To read comments, add your own, and like this story, see Facebook. Follow us on Instagram and Twitter. See our online calendars and our latest print edition at kaucalendar.com.

THOSE OPPOSING the planned Thirty Meter Telescope on Maunakea spent their 23rd day blocking Maunakea Access Road and staying at an encampment off Saddle Road - Daniel K. Inouye Highway. They announced a worldwide day of support for Saturday, Aug. 10, when people from ocean based communities are invited to share photos of their gatherings in opposition to TMK on Maunakea.
     On the Puʻuhonua O Puʻuhuluhulu Facebook page, which has posts from the encampment, the importance of protecting the mauna's environment is a main focus. On lists for supplies needed by the Kiaʻi, Protectors of Maunakea, "absolutely no styrofoam" is requested. They also shared an infographic, detailing how to protect the area from invasive species, like weed seeds, Rapid ʻŌhiʻa Death funguses, coqui frogs, little fire ants, and slugs (which can carry rat lungworm disease).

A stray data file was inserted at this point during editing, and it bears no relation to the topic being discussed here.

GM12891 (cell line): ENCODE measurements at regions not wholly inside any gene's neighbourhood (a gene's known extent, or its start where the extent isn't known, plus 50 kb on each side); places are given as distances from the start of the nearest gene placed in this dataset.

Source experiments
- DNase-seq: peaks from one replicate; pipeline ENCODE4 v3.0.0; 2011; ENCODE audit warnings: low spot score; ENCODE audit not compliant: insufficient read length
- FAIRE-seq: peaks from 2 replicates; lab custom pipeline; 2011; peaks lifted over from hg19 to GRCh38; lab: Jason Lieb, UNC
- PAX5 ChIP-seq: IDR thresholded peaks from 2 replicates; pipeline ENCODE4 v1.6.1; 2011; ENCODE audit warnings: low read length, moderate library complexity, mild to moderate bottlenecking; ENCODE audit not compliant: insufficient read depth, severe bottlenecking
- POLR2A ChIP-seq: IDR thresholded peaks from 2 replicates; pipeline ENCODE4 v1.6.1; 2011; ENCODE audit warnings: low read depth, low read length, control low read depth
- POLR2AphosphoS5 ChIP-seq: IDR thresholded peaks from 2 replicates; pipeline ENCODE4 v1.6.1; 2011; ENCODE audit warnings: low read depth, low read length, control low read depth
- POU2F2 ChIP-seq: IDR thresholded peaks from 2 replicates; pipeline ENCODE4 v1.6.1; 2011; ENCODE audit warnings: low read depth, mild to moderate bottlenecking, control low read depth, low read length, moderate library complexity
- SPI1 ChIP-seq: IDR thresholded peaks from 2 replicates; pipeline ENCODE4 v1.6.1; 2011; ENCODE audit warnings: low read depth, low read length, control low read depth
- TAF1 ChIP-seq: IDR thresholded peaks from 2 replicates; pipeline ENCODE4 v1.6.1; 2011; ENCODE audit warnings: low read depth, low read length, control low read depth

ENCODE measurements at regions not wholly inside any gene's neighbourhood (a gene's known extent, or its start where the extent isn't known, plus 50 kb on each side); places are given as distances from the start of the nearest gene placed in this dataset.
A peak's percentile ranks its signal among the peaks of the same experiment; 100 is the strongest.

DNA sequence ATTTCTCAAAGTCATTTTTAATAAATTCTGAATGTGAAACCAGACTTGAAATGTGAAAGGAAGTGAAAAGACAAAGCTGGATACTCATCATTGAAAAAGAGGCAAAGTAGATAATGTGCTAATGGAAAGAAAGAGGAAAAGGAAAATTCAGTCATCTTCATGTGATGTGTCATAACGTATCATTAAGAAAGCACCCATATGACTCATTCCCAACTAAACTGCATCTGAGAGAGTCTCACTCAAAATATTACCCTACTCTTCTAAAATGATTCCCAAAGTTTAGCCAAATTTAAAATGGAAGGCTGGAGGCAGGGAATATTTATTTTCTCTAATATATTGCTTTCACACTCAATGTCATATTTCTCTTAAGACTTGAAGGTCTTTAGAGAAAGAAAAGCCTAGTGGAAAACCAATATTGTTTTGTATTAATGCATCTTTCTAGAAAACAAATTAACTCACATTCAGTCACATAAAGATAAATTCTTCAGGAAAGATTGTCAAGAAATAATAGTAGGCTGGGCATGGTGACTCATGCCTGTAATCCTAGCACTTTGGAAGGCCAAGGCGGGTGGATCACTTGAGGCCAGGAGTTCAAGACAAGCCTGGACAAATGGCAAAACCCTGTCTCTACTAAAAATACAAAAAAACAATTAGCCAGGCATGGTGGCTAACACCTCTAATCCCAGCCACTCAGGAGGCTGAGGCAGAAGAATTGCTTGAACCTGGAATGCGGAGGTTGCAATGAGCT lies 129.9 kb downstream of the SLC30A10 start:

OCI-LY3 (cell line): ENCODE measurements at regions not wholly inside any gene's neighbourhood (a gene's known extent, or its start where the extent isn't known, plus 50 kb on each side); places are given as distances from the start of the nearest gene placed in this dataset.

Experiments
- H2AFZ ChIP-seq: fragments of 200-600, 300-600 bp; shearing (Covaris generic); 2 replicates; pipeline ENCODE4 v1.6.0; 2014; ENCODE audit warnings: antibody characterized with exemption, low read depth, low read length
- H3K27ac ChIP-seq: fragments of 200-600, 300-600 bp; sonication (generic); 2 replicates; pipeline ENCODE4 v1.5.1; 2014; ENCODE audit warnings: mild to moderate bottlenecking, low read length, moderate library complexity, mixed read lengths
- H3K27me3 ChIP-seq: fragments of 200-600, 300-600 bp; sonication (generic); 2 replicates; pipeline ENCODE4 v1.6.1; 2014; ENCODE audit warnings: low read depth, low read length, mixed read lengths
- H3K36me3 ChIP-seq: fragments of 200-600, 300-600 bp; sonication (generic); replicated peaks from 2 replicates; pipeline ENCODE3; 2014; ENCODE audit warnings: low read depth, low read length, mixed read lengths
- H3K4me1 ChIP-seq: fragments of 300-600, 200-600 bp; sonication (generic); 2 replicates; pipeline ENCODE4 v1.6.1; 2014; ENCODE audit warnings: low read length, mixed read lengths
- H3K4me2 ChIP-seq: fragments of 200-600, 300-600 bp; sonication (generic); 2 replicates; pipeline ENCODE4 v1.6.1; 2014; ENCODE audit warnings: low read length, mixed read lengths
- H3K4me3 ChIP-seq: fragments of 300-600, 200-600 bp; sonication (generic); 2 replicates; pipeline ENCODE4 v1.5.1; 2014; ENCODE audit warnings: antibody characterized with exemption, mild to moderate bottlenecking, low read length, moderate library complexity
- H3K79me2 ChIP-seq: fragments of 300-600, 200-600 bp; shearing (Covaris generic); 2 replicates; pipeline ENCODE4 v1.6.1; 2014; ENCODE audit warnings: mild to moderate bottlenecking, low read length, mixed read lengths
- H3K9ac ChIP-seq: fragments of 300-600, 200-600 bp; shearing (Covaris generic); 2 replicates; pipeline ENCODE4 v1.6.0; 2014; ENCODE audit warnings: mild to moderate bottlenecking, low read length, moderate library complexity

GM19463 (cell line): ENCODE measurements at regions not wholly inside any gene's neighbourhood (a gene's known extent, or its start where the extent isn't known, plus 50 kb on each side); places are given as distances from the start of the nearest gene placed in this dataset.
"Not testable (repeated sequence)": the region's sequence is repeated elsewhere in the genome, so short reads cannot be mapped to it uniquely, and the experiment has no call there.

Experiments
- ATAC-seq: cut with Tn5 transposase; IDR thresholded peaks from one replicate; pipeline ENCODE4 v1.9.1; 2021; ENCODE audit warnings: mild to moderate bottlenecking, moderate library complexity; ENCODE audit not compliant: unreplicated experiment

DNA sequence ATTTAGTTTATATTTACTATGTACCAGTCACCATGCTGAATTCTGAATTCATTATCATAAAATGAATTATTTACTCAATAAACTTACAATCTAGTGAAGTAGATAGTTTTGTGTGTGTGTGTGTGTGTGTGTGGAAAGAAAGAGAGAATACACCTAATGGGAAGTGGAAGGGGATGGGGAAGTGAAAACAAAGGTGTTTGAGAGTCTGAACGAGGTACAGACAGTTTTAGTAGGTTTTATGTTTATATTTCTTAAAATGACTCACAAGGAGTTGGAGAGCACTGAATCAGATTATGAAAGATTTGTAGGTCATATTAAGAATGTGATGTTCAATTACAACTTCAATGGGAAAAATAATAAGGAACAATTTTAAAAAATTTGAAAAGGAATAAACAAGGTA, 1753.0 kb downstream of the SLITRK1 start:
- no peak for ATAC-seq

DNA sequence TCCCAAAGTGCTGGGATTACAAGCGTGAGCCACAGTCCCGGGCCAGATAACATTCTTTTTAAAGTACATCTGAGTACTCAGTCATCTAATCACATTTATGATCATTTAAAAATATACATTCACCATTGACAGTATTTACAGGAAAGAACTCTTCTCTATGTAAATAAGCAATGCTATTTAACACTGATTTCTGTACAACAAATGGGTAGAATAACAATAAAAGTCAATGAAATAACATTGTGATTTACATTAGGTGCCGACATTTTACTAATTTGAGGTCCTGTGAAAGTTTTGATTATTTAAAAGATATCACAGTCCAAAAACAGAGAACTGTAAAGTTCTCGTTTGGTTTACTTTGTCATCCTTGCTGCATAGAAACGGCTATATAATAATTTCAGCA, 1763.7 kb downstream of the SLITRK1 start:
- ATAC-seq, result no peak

To read comments, add your own, and like this story, see Facebook. Follow us on Instagram and Twitter. See our online calendars and our latest print edition at kaucalendar.com.

AT KĪLAUEA CALDERA, GREEN PONDS DEEP IN HALEMAʻUMAʻU CRATER ARE THERMAL. Some 2,000 feet below the rim of the crater with temperatures of about 158 degrees Fahrenheit, the ponds are expanding and merging. Their levels are slowly rising, reports U.S. Geological Survey Hawaiian Volcanoes Observatory scientists at volcanoes.usgs.gov/volcanoes/kilauea/multimedia_chronology.html.